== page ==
This time of year, the evenings and mornings in Tucson can be a little chilly. We may succumb to the cold or even the flu.
So now is the time to use a little ginger in your cooking. Ginger is one of the world’s oldest and favorite spices. For culinary purposes you can buy powdered or fresh ginger. Fresh ginger can be found in supermarkets in the form of rhizomes, which grow under the ground. Fresh ginger has a thick and chunky root-like appearance with a thin brown skin. The inside flesh is quite pale.
The Chinese often use ginger in their cuisine and in the West it is used I baking and for candies. The pungent flavor of ginger complements many dishes.
Using ginger in the kitchen makes a great deal of sense, as ginger itself can help aid digestion. For baking powdered ginger is typically used but it really does not have the flavor derived from fresh ginger. If you use fresh ginger instead of powdered you will only need one part of fresh ginger to six parts of powdered.
You may slice and store pieces of fresh ginger for up to three weeks in your refrigerator, a long as you do not peel it. Ginger is a very warming herb. You can make a ginger flavored tea just by steeping about six slices of ginger in hot water.
LEMON AND GINGER DRINK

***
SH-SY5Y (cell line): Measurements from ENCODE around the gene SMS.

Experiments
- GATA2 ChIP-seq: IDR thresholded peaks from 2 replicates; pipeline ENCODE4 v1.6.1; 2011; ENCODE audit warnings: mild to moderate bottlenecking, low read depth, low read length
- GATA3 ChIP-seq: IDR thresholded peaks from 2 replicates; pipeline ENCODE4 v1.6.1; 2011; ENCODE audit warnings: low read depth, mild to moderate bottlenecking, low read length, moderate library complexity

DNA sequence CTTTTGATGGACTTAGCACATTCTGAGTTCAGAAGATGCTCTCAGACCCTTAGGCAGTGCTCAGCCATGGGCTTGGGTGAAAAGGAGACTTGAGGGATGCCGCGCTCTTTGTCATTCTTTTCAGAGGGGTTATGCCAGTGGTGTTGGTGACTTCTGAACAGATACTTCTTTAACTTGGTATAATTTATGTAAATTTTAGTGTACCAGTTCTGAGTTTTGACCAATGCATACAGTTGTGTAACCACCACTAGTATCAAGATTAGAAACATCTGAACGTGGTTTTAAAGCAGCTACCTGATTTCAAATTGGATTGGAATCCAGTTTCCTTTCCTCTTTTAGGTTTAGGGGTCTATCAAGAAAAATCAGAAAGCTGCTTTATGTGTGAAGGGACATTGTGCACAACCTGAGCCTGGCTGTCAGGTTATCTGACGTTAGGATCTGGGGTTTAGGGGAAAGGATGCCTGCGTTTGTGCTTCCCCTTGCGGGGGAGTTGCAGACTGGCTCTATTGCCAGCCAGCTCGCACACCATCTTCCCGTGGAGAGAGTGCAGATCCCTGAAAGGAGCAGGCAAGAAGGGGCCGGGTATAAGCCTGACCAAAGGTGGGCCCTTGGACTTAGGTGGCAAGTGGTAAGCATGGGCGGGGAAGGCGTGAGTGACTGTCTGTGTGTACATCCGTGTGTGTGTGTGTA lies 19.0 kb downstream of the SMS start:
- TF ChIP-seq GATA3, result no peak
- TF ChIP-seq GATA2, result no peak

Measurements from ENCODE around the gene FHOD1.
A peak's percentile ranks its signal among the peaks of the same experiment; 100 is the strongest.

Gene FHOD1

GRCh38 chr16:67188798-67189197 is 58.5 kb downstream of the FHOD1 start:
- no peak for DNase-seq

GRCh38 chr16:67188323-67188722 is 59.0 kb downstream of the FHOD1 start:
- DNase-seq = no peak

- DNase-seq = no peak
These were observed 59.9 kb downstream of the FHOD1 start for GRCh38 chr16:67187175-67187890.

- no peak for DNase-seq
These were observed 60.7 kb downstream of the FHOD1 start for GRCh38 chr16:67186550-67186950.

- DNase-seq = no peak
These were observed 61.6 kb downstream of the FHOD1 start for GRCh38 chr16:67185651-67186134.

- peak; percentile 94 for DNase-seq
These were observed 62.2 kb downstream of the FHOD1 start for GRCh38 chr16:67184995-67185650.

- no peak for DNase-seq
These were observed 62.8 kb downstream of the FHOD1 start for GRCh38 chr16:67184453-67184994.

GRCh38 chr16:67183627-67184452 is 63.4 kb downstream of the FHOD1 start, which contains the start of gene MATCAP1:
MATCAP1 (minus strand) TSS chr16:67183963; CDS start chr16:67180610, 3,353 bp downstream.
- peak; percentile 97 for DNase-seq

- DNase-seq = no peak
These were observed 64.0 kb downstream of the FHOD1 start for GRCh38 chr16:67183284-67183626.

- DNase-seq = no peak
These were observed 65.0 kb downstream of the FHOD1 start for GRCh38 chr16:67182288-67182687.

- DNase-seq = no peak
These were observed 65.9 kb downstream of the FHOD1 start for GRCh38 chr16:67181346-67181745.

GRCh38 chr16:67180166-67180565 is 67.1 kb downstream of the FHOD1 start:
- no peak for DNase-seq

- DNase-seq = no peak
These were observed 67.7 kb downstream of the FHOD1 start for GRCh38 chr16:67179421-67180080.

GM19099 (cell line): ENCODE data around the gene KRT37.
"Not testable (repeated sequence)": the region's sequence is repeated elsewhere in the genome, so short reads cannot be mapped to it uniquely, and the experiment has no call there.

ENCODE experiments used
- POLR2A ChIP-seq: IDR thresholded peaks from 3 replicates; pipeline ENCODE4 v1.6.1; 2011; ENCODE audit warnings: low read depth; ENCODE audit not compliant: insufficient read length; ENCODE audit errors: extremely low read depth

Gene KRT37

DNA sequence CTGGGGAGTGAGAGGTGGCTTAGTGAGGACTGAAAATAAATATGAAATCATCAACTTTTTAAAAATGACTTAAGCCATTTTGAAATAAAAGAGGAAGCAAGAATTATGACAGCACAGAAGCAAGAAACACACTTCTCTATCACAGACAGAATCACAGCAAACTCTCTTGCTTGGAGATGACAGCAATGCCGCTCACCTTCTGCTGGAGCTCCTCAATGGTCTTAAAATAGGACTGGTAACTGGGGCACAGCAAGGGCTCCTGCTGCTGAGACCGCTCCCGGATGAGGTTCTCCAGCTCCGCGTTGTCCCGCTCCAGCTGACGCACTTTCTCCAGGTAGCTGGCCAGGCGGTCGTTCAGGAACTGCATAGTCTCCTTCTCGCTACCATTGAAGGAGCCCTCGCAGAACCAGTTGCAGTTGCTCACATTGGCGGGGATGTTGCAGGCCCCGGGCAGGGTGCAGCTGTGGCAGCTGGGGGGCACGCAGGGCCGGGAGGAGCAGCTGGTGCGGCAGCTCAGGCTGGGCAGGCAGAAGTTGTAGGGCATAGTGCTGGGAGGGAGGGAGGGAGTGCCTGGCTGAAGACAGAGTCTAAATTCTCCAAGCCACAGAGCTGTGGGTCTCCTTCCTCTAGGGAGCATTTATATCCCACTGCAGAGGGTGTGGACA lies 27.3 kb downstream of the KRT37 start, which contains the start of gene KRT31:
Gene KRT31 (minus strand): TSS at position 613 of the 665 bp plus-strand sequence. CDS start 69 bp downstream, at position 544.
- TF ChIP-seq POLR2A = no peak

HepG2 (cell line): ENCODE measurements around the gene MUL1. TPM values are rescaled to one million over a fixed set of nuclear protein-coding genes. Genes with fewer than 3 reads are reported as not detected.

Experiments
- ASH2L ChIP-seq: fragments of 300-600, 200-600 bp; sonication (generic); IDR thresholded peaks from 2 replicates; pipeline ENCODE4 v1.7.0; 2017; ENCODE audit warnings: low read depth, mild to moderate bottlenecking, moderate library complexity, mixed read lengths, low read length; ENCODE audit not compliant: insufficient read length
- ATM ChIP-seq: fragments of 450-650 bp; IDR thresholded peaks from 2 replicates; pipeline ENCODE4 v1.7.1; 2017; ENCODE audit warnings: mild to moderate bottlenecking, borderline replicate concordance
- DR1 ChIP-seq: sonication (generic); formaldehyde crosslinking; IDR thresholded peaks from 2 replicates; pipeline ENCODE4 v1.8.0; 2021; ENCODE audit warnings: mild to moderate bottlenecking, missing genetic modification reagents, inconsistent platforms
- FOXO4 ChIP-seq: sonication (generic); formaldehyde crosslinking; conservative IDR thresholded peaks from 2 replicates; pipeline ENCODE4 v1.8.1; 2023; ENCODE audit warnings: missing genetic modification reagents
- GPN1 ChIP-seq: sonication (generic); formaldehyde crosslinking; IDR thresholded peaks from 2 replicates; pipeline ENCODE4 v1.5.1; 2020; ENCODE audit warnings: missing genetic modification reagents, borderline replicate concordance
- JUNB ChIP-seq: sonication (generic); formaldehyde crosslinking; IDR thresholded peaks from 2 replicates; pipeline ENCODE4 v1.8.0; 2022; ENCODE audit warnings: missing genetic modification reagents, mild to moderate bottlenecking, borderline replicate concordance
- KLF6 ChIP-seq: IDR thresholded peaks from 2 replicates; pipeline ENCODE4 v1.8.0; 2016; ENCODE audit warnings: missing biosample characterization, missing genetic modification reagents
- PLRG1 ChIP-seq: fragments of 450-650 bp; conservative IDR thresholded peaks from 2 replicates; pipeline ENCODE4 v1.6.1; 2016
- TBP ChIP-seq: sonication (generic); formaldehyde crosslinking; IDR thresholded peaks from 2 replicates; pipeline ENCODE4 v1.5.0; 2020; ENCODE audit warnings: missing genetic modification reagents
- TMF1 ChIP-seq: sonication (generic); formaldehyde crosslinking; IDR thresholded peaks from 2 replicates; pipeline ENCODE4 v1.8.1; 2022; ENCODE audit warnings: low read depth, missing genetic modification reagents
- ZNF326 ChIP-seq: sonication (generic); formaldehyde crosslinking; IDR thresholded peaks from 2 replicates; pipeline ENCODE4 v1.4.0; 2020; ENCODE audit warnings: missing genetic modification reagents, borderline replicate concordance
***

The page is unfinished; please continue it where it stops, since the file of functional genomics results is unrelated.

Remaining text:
2 cups freshly squeezed lemon juice
4 cups simple syrup; 6 slices of fresh ginger root
1 cup sugar; 1 cup water
Firstly, make the simple syrup.
2 cups sugar
4 cups water
6 slices of ginger root, finely chopped
Bring the water and sugar to a boil until the sugar is dissolved.
Add the finely chopped ginger and simmer for about 5 minutes.
Cool. Meanwhile squeeze enough lemons to make two cups of fresh lemon juice.
Strain cooled ginger syrup into a large pitcher. Add the strained lemon juice.
This drink is good hot or cold. If you find the drink too tart, add a little liquid honey.
GINGER PINEAPPLE FRIED RICE
2 cups cooked basmati rice; 3 tablespoons canola oil; 3 tablespoons of finely chopped fresh peeled ginger; 4 scallions (white and green parts separated) finely chopped
Pinch salt; Three quarter cup diced fresh pineapple or if not available substitute canned pineapple.; One teaspoon dark Asian sesame oil
Heat one tablespoon of the oil in a large skillet or wok over medium-high heat. When the oil begins to smoke add the chopped ginger, white and pale green parts of the scallions. Sprinkle on the salt and cook for about one minute. Add the remaining two tablespoons of oil to the pan and crumble in the cooked rice, until lightly browned, 10-12 minutes. Remove from heat. Now add the scallion greens, pineapple and sesame oil. Toss to combine.
This dish can be used as a side dish for cooked shrimp or diced cooked chicken.